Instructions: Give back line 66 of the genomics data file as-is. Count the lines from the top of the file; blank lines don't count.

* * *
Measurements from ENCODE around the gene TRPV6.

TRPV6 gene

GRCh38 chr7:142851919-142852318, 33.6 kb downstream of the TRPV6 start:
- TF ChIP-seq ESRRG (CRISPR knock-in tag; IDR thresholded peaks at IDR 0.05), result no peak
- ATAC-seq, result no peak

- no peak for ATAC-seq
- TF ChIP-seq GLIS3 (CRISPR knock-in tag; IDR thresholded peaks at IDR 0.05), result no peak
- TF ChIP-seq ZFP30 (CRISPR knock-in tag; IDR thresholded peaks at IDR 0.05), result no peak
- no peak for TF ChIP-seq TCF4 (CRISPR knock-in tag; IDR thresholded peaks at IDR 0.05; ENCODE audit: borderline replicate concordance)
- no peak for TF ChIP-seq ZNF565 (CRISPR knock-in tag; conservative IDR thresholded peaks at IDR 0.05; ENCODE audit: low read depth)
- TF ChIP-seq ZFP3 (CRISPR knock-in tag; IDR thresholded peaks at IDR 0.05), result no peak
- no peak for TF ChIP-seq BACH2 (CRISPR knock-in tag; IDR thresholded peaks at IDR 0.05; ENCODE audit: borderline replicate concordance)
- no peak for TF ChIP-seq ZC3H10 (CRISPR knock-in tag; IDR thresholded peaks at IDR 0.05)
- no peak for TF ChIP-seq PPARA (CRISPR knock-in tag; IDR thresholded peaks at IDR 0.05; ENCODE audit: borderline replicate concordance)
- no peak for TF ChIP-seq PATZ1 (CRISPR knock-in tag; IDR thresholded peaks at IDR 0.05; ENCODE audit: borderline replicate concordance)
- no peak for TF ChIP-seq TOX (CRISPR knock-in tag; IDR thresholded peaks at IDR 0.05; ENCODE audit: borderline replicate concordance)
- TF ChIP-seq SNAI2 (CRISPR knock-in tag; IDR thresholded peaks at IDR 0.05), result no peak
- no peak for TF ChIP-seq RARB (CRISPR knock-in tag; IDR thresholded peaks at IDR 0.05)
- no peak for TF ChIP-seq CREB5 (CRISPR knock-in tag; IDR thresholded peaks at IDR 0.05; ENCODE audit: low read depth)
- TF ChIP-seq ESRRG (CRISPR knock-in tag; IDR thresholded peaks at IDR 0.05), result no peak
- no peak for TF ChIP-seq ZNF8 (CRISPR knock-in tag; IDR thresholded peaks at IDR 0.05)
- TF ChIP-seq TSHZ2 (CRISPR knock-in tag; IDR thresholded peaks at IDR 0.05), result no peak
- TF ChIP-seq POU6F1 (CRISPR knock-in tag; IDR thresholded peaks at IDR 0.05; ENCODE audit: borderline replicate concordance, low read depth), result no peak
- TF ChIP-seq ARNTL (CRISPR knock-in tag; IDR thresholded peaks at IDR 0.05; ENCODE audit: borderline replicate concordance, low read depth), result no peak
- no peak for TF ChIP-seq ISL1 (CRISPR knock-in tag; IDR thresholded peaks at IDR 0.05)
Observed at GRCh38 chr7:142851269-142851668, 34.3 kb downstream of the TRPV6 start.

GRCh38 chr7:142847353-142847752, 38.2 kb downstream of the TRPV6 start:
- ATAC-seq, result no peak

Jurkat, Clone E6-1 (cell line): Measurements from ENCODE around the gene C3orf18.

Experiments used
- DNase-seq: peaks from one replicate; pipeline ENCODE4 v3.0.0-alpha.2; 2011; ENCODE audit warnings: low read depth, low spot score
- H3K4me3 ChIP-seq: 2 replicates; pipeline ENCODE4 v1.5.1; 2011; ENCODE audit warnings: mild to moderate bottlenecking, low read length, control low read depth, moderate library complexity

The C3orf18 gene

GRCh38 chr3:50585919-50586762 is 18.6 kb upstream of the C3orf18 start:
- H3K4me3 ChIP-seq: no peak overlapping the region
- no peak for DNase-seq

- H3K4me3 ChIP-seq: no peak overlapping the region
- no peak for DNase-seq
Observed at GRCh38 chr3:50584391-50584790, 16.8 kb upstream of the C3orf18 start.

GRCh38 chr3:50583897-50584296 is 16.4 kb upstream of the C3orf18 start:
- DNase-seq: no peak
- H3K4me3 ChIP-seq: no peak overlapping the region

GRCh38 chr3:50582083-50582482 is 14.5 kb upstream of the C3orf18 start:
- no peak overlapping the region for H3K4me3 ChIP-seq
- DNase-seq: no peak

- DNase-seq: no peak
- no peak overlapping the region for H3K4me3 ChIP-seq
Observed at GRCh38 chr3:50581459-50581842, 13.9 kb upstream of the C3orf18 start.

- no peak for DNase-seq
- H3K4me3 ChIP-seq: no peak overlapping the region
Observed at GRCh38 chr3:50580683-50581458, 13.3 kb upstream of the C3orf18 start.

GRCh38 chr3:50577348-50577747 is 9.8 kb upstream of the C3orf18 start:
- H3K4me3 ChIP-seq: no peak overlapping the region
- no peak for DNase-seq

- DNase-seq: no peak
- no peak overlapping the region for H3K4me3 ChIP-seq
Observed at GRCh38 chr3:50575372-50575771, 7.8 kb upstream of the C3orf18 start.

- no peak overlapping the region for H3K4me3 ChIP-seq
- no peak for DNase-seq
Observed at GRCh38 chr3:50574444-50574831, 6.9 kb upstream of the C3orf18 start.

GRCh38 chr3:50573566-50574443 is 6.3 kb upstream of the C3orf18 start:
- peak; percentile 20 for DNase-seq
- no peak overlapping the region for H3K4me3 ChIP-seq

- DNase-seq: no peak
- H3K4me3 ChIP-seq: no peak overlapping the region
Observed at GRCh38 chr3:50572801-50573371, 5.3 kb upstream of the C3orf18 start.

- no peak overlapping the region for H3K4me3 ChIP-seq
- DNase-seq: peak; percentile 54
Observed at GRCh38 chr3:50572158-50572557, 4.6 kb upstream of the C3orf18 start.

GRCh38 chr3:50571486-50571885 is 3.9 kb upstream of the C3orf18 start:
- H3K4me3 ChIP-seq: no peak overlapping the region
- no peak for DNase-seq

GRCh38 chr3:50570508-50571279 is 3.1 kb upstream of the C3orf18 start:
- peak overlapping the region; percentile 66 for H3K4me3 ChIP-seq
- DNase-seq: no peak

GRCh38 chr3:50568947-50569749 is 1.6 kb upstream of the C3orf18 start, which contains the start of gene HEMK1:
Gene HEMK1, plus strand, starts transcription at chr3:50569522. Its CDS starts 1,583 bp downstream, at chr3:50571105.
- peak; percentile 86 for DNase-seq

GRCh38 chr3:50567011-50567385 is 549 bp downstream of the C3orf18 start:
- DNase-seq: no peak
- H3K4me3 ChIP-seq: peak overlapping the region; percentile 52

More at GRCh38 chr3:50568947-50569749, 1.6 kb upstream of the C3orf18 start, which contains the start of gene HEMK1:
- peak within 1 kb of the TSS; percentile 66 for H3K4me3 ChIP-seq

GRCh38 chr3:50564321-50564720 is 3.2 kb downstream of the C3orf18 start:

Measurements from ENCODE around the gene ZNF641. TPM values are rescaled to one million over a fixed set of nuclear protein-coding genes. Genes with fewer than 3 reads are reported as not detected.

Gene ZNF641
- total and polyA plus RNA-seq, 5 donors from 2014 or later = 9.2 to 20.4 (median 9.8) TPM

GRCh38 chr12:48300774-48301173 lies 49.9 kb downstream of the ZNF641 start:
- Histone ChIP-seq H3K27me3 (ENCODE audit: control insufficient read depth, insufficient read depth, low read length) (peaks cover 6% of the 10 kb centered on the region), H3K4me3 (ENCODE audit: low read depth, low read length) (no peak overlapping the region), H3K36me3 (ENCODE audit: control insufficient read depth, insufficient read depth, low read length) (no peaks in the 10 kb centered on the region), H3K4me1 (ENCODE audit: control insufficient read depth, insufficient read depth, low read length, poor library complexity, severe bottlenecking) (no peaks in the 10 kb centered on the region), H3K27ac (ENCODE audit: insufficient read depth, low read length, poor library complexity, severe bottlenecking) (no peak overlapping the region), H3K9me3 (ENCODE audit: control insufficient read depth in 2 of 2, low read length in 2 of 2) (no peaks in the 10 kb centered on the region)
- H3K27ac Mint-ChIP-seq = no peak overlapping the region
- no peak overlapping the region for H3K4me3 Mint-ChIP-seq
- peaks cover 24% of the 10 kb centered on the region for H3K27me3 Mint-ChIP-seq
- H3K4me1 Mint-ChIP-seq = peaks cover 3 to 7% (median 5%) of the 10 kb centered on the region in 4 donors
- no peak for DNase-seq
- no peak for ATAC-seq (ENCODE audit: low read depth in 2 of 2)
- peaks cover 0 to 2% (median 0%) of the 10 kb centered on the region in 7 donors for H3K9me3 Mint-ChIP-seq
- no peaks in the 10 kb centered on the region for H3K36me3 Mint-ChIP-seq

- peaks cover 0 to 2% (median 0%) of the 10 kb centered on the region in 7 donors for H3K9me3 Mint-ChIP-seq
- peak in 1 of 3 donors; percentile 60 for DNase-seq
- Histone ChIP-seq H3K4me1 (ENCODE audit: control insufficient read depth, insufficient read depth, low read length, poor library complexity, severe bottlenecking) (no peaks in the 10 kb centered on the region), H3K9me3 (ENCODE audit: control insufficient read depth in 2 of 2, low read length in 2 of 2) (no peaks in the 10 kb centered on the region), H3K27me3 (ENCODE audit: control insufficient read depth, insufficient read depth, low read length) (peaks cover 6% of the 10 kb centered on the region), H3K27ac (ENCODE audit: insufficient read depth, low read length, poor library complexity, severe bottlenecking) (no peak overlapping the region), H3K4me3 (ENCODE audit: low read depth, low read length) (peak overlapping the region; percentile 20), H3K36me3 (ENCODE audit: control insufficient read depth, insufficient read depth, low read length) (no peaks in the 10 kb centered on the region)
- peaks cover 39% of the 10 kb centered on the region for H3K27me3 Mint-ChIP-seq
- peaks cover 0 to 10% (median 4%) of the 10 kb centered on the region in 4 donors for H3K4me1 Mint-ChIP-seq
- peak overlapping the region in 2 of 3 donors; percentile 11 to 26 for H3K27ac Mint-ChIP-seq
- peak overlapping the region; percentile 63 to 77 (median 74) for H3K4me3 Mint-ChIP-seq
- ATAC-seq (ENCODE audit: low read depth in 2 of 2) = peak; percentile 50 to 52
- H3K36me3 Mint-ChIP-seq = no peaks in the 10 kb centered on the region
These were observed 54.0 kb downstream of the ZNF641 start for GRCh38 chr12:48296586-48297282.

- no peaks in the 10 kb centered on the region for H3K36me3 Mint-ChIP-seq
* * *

Observed at GRCh38 chr3:50572801-50573371, 5.3 kb upstream of the C3orf18 start.